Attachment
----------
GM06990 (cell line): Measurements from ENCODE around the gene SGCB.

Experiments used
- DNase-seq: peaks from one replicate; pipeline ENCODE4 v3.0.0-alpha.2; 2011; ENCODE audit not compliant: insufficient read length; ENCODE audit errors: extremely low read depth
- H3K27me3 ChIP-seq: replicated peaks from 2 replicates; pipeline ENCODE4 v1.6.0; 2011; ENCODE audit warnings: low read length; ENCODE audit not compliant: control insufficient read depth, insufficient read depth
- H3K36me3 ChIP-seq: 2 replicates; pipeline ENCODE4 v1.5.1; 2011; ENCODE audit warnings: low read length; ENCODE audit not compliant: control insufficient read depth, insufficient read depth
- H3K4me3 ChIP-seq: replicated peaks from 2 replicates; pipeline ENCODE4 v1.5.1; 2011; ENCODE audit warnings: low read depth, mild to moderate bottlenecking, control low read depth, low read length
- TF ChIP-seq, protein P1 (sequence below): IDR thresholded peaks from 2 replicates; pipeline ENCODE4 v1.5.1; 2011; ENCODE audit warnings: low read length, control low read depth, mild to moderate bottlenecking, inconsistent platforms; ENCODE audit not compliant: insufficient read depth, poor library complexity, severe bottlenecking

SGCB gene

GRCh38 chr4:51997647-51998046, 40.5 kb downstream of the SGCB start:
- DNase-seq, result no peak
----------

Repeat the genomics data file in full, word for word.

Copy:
GM06990 (cell line): Measurements from ENCODE around the gene SGCB.

Experiments used
- DNase-seq: peaks from one replicate; pipeline ENCODE4 v3.0.0-alpha.2; 2011; ENCODE audit not compliant: insufficient read length; ENCODE audit errors: extremely low read depth
- H3K27me3 ChIP-seq: replicated peaks from 2 replicates; pipeline ENCODE4 v1.6.0; 2011; ENCODE audit warnings: low read length; ENCODE audit not compliant: control insufficient read depth, insufficient read depth
- H3K36me3 ChIP-seq: 2 replicates; pipeline ENCODE4 v1.5.1; 2011; ENCODE audit warnings: low read length; ENCODE audit not compliant: control insufficient read depth, insufficient read depth
- H3K4me3 ChIP-seq: replicated peaks from 2 replicates; pipeline ENCODE4 v1.5.1; 2011; ENCODE audit warnings: low read depth, mild to moderate bottlenecking, control low read depth, low read length
- TF ChIP-seq, protein P1 (sequence below): IDR thresholded peaks from 2 replicates; pipeline ENCODE4 v1.5.1; 2011; ENCODE audit warnings: low read length, control low read depth, mild to moderate bottlenecking, inconsistent platforms; ENCODE audit not compliant: insufficient read depth, poor library complexity, severe bottlenecking

SGCB gene

GRCh38 chr4:51997647-51998046, 40.5 kb downstream of the SGCB start:
- DNase-seq, result no peak